HRC published a great, one might even say nifty, Marriage Equality map that I wanted to share. (HRC, you say? I know!) I needed to chop the map up a bit to make it fit, so the legend describing the various colors is at the bottom of the map. But what’s nice about it is that it does a great job showing which states have gay marriage, which ban it legislatively, which ban it in the state constitution, and which have civil unions.
In today’s podcast, Cliff and I discuss the GOP Congress’ undying need to defend Donald Trump at all costs (the latest example being their determination to lie for Trump about Sh*tholeGate); a new report that Trump allegedly paid a porn star $130,000 to keep her quiet right before the election; and the importance of the recent civil defense snafu in Hawaii in an age in which Trump has North Korea, and everyone else, on pins and needles.
Hillary Clinton’s real record on LGBT rights There’s been a lot of recent talk by Trump supporters, and some millennials, about how Hillary “isn’t very good” on LGBT rights. Nothing could be further from the truth. I was there in the 1990s, working on LGBT rights in Washington, DC., and I’m going to share some LGBT history with you. In a nutshell, Hillary rocks on our issues. Please support our independent journalism with a generous donation. Help us defeat Donald Trump in November.
The rise of the Alt Right showed him that a Jewish state is just like, an as immoral as, the Alt Right. Did it now? People need to learn their history — aka things that happened before they turned 18. Cuz that’s one f’d up and naive argument. https://twitter.com/i24NEWS_EN/status/955974077189099520
Muck Rack makes it simple to find people, tweets, or articles that mention any name, keyword, company, hashtag etc. We've compiled this guide to help you make the most of your search.
Selecting a term
Start searching tweets, articles from media outlets, articles mentioned in tweets, journalists'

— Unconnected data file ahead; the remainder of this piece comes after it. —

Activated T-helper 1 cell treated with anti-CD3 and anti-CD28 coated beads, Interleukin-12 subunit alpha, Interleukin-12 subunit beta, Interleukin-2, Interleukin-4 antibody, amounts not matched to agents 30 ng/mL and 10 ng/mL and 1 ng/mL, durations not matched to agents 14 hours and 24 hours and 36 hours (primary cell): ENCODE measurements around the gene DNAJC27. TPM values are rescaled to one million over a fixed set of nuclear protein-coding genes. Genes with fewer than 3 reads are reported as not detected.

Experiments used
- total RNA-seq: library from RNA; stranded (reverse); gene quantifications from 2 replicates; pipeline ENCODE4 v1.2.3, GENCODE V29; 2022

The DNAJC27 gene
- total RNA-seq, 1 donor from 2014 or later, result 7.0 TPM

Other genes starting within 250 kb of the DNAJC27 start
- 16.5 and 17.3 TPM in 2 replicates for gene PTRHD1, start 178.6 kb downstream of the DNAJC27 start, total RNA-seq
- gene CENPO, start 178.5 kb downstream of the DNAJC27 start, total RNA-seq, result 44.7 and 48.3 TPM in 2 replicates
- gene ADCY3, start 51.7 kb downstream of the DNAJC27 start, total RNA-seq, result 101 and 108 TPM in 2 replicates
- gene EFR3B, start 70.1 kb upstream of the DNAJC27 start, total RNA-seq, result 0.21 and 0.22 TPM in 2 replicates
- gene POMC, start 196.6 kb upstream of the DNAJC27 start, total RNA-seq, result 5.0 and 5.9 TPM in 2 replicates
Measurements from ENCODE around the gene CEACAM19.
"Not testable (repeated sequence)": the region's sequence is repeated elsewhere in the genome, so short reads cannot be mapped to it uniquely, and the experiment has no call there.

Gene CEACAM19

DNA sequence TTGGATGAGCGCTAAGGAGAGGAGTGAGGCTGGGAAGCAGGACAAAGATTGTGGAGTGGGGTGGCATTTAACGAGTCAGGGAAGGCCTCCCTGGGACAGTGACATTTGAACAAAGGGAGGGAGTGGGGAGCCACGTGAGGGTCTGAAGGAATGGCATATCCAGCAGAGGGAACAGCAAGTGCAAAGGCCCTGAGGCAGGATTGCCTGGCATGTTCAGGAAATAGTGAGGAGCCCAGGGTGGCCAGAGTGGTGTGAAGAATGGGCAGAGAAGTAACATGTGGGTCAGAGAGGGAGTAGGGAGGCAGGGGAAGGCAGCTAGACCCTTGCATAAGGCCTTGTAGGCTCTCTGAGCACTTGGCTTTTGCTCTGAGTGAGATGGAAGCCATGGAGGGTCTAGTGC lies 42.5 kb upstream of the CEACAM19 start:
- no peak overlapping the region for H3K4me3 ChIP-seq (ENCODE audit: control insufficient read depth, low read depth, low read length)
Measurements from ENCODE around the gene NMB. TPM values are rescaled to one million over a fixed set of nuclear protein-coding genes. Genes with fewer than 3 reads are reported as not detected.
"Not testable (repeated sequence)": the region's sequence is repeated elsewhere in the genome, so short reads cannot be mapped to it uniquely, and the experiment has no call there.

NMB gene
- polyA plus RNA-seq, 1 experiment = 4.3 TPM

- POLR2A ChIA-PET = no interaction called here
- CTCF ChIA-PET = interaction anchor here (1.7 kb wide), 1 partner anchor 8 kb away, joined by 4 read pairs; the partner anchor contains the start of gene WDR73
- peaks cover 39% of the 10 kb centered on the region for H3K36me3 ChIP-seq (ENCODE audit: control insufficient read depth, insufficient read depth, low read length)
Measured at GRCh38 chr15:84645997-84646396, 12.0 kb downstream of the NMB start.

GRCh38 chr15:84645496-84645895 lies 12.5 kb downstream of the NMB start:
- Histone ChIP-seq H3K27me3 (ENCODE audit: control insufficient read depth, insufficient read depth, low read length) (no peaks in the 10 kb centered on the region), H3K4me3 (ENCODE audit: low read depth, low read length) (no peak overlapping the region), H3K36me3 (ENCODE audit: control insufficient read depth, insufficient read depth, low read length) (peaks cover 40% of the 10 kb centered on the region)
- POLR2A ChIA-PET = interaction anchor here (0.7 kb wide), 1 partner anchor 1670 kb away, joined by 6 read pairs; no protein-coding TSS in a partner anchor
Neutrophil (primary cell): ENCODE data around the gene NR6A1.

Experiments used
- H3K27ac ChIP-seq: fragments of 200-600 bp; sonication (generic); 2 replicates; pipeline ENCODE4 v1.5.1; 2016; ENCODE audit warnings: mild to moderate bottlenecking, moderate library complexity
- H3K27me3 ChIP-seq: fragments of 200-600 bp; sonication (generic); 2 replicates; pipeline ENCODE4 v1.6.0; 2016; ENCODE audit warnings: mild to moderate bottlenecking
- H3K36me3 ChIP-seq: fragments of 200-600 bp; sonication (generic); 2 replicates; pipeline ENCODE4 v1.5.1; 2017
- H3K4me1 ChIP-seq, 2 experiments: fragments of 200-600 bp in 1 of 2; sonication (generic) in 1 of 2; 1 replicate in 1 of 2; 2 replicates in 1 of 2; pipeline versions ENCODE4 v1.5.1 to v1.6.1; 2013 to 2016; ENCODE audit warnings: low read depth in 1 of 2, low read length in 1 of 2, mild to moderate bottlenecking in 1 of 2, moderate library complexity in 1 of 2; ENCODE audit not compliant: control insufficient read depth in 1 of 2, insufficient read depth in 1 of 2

names, titles and bios with some suggested searches:
Companies or Topics (e.g. iPhone, Microsoft)
Phrases (e.g. "cloud computing") — use quotes to keep the terms together
Twitter handles (e.g. @username) — returns those who have mentioned or replied to
Names (e.g. "David Pogue")
Hashtags (e.g. #sxsw, #london2012)
Bio details (e.g. vegan, Olympics, father)
Muck Rack's Advanced Search allows for many boolean operators.
Find results that mention multiple specified terms, use AND or
+. For example, ensure each result contains both Elon Musk and Mark Zuckerberg by
searching Musk AND Zuckerberg or Musk + Zuckerberg.
Use the operators OR or , to broaden your search when you'd like either of
multiple terms to appear in results. (This is the default behavior of our search when no operators
are used). For example, results will contain either cake or cookie by searching cake OR cookie or cake,cookie
Use NOT or - to subtract results from your search. For
example, searching Disney will yield results about the Walt Disney Company as well as Walt Disney
World Resort. To exclude mentions of Disney World, search for Disney -World or Disney
When using one of these operators with a phrase, enclose it in quotation marks. For example, you can
find results about smartphones excluding Apple's iPhone 4S by searching smartphone -"iPhone
Exact case matching or punctuation
If you're searching for a brand name or keyword that relies on specific punctuation marks or capitalization, you can
find results that match your exact query by adding matchcase: before the keyword you're searching for, like matchcase:E*TRADE .
Use parentheses to separate multiple
boolean phrases. For example, to find journalists talking about having fun in Disney World or
Disneyland, search for ("disney world" OR disneyland) AND fun.
An asterisk can be used to search for any variation of a root word truncated by the asterisk. For example, searching for admin* will return results for administrator, administration, administer, administered, etc.
A near operator is an AND operator where you can control the distance between the words. You can vary the distance the near operation uses by adding a forward slash and number (between 0-99) such as strawberries NEAR/10 "whipped cream", which means the strawberries must exist within 10 words of "whipped cream".